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Mitochondrial respiratory chain sustains inflammationwc allis Rate of H<sub>2</sub>O<sub>2</sub> production in WT and NDI1 BMDMs in the presence of succinate (500 μM) with or without piericidin A treatment (500 nM) (n = 9). g, Heatmap of significantly altered metabolites in WT and NDI1 BMDMs treated with LPS (100 ng ml<sup>–1</sup>) alone, piericidin A alone (500 nM) or both LPS and piericidin A for 4 h. The relative abundance of each metabolite is depicted as z score across rows (red, high; blue, low) (n = 5 for all treatments). h, Arbitrary units of succinate in WT and NDI1 BMDMs with or without LPS (100 ng ml<sup>–1</sup>) and piericidin A (500 nM) for 4 h (n = 5 for all treatments). Data are mean ± s.e.m. *P < 0.05, two-tailed t-test (b, P = 0.0001), ANOVA with Tukey’s post hoc test for multiple comparisons (d, *P = 0.0008 WT UT/100 nM, *P = 0.0047 WT UT/500 nM; e, *P = 0.006 WT UT/WT piericidin A, *P = 0.0034 WT LPS/WT LPS + piericidin A; f, *P = 0.0465 WT succinate/WT succinate + piericidin A, *P = 0.0493 NDI1 succinate/NDI1 succinate + piericidin A; h, *P = 0.0478), or ANOVA with Fisher’s LSD (g). n indicates number of individual mice. Parts of this figure were created with BioRender.com. Credit: <i>Nature Immunology</i> (2022). DOI: 10.1038/s41590-022-01185-3″ width=”800″ height=”530″>

Northwestern Medicine investigators recently discovered that the mitochondrial respiratory chain—a series of protein complexes essential for a cellular respiration and energy production—is necessary for the activation of another protein complex linked to inflammation and the progression of chronic diseases, according to a study published in Nature Immunology.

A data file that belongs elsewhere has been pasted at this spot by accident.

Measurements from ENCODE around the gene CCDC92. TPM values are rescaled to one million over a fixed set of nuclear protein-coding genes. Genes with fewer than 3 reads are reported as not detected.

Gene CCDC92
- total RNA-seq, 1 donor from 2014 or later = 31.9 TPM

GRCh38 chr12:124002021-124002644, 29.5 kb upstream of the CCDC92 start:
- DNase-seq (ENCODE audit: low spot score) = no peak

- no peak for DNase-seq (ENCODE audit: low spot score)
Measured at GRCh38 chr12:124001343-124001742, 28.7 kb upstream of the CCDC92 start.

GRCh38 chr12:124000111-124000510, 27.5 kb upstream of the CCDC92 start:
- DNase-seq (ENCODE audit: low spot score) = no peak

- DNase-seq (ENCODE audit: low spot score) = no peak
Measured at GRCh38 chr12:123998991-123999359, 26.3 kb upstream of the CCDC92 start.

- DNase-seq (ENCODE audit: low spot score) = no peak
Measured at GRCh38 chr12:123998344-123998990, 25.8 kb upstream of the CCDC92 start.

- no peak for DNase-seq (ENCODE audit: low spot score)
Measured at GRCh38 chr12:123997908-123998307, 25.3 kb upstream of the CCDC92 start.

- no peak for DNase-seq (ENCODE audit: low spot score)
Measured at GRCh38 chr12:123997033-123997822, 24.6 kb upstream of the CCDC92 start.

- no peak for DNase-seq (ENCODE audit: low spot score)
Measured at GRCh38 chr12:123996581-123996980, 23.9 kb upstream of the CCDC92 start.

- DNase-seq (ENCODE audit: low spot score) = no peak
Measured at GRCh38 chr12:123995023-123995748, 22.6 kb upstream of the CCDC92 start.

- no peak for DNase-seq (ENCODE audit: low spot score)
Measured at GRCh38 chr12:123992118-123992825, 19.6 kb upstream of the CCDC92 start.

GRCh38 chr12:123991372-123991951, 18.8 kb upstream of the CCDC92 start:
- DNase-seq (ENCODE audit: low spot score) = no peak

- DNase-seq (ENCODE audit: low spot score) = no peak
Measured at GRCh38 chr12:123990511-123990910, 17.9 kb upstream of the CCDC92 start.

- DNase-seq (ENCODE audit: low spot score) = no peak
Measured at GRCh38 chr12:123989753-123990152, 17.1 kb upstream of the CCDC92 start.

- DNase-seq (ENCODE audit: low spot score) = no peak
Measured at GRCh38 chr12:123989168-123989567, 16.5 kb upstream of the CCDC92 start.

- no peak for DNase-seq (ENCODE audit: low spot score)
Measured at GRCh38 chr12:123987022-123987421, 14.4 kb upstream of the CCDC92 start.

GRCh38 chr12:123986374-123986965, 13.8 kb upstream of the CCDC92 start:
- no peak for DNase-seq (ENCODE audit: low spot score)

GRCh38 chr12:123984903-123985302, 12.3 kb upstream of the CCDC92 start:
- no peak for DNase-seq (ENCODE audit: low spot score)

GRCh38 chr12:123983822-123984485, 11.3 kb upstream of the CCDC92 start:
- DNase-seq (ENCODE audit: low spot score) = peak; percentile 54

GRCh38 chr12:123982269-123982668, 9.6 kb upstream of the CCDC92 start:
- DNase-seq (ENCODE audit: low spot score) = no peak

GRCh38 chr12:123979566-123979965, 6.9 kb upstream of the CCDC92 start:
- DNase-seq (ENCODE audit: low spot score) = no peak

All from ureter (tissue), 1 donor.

“Our study revealed that inhibition of mitochondrial respiratory chain dampened NLRP3 inflammasome activation genetically and pharmacologically,” said Navdeep Chandel, Ph.D., the David W. Cugell, MD, Professor of Medicine in the Division of Pulmonary and Critical Care and of Biochemistry and Molecular Genetics, and senior author of the study.

The NLRP3 inflammasome is a protein complex that is activated by viral or bacterial infections and can also cause tissue damage and the progression of chronic disease, including obesity, Alzheimer’s disease and type 2 diabetes, by triggering the release of proinflammatory cytokines.

Previous work had demonstrated that the NLRP3 inflammasome is regulated by mitochondria, specifically through the generation of mitochondrial reactive oxygen species (ROS), notably superoxide and hydrogen peroxide.

In the current study, Chandel and his team used genetic sequencing and pharmacologic strategies to study macrophages (specialized white blood cells) and examine the necessity of mitochondrial ROS for the activation of the NLRP3 inflammasome.

To their surprise, they discovered that mitochondrial ROS were not necessary. Furthermore, inhibitors of the mitochondrial respiratory chain complexes I, II, III and V—all of which are essential for proper production of energy within the cell—prevented NLRP3 inflammasome activation.

They also found that creatine, which is naturally produced by the body and is a widely available nutritional supplement, boosts levels of phosphocreatine, which is essential for proper energy production within cells, and is depleted by the respiratory chain inhibitors, which in turn also sustains activation of the inflammasome.

“The discovery that creatine and phosphocreatine are linked to inflammation opens a new avenue of research with possible implications for creatine,” Chandel said.

According to the authors, the current findings highlight that the mitochondrial respiratory chain sustains NLRP3 inflammasome activation through phosphocreatine-dependent generation of energy and is completely independent of mitochondrial ROS.

Chandel said his team is now interested in investigating how mitochondria control inflammation in the contexts of influenza and Alzheimer’s disease.

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